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Life Persists

If the origin of life is at all common, scientists may soon be finding lots of life-bearing worlds.

Tardigrades, also called water bears, as viewed on a microscope.

Astronomers are developing technology to detect chemical traces of life in the atmospheres of planets around other stars. If the origin of life is at all common, they may soon be finding lots of life-bearing worlds.

It’s easy to assume that when someone says life, they mean people, dogs, or other living things that are easy to see. The kind of life that could be easily wiped off by a comet or asteroid impact. Or a nearby supernova explosion or gamma ray burst that could bathe its home planet in deadly radiation.

Tardigrades

But some forms of life are more resilient. Tardigrades, for example, are microscopic animals (also colloquially called, “water bears”) that can survive in almost any environment on Earth.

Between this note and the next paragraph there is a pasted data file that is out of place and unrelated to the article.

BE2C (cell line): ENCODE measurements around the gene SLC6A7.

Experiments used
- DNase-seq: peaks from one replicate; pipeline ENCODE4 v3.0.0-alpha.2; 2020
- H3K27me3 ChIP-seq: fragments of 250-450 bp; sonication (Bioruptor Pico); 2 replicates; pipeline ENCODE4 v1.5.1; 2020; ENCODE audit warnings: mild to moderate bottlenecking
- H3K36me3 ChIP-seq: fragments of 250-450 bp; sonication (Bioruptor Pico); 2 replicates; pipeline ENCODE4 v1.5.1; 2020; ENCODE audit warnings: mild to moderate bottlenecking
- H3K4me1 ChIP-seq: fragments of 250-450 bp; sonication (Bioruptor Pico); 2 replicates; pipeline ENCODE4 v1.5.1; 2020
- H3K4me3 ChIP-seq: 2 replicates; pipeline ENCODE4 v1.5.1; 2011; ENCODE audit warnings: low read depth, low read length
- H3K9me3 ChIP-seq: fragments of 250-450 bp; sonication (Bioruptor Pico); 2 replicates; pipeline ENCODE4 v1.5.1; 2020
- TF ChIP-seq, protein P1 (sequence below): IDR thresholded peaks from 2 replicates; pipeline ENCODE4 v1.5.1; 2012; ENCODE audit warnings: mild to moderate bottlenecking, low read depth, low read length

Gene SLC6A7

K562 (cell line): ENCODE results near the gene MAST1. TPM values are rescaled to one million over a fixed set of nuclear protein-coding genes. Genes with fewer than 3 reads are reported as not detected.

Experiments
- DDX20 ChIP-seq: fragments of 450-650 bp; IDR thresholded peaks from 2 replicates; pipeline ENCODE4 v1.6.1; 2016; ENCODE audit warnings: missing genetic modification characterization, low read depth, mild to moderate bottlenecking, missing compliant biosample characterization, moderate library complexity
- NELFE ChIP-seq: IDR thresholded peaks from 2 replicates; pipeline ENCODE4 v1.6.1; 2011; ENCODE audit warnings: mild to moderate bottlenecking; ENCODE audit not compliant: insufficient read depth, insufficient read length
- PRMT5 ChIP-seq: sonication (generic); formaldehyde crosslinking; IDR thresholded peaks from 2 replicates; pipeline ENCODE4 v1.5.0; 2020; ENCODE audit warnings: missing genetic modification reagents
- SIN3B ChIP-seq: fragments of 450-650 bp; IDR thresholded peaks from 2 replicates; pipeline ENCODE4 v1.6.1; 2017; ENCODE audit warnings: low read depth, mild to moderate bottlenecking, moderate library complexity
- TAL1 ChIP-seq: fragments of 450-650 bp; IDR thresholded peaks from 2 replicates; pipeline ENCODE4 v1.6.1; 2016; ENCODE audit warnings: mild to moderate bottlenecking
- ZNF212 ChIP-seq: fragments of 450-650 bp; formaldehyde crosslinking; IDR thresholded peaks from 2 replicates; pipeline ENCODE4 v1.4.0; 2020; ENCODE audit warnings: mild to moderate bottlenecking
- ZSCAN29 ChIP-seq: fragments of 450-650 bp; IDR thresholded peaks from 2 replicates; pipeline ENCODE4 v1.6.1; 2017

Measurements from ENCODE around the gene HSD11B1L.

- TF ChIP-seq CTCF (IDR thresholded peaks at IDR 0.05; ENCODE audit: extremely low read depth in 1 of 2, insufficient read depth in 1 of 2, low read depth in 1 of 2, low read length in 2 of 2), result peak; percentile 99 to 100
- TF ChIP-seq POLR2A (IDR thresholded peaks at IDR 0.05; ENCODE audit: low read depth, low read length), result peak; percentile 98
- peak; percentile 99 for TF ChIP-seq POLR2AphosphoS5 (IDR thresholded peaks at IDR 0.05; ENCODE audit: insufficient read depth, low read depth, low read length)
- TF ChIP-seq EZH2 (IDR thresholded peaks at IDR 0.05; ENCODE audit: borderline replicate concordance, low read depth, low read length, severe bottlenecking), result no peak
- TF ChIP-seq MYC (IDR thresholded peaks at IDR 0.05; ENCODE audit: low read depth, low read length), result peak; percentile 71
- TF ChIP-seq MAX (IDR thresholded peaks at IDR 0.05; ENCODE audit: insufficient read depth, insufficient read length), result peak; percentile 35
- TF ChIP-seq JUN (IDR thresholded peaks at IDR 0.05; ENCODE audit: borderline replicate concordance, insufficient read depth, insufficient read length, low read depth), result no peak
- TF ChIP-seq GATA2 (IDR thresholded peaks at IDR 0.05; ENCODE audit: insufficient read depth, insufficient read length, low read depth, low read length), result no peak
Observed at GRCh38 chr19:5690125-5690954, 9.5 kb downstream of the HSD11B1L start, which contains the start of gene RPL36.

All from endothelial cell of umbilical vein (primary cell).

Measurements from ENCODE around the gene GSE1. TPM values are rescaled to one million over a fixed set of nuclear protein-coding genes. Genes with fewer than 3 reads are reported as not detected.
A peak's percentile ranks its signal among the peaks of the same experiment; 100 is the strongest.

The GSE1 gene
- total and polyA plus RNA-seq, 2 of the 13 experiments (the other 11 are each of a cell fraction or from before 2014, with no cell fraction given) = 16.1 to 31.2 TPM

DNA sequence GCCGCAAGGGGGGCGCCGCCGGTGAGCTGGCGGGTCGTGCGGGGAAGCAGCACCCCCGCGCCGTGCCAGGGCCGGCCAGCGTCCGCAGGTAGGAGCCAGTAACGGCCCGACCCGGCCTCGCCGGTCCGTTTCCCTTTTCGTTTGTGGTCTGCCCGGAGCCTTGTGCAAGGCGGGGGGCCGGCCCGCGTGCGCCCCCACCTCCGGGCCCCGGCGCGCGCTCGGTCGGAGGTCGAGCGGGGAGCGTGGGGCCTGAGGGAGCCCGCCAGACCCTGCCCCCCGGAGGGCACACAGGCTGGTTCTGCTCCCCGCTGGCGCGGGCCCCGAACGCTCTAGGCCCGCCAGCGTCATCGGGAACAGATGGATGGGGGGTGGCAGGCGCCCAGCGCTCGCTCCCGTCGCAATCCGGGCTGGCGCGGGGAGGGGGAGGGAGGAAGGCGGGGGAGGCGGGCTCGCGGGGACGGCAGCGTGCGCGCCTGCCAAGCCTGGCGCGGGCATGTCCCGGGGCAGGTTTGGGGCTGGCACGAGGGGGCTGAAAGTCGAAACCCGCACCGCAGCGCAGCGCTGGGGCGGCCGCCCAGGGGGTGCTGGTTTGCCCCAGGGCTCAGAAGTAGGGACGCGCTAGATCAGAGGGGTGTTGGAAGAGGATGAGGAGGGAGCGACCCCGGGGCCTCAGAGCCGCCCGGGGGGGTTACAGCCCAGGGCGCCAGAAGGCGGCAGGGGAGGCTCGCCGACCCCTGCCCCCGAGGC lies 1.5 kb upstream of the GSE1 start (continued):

If just a few such hearty creatures survived a catastrophe, evolutionary processes could again give rise to biodiversity and over time, repopulate a planet with life.

In 2017, three astronomers published their estimate of how likely it is that an Earth-like planet could be sterilized by a cosmic catastrophe.

The radiation from supernovae and gamma ray bursters couldn’t do it, because animals like tardigrades are resistant to radiation, and many creatures live in water, which is a good radiation shield.

Red Giants And Asteroids

They concluded that only boiling away Earth’s oceans could kill everything. There are just sixteen asteroids big enough to release that much energy if they hit. None is in an Earth-threatening orbit.

Only the brightening of the sun as it ages, billions of years from now, is likely to subject Earth to ocean-boiling temperatures.

That means that when life gets started on a planet, it tends to stick around, and astronomers can hope to soon be finding evidence of life on distant planets.

Thank you to Michele Cesari, University of Modena, Modena, Italy for reviewing this episode’s script.

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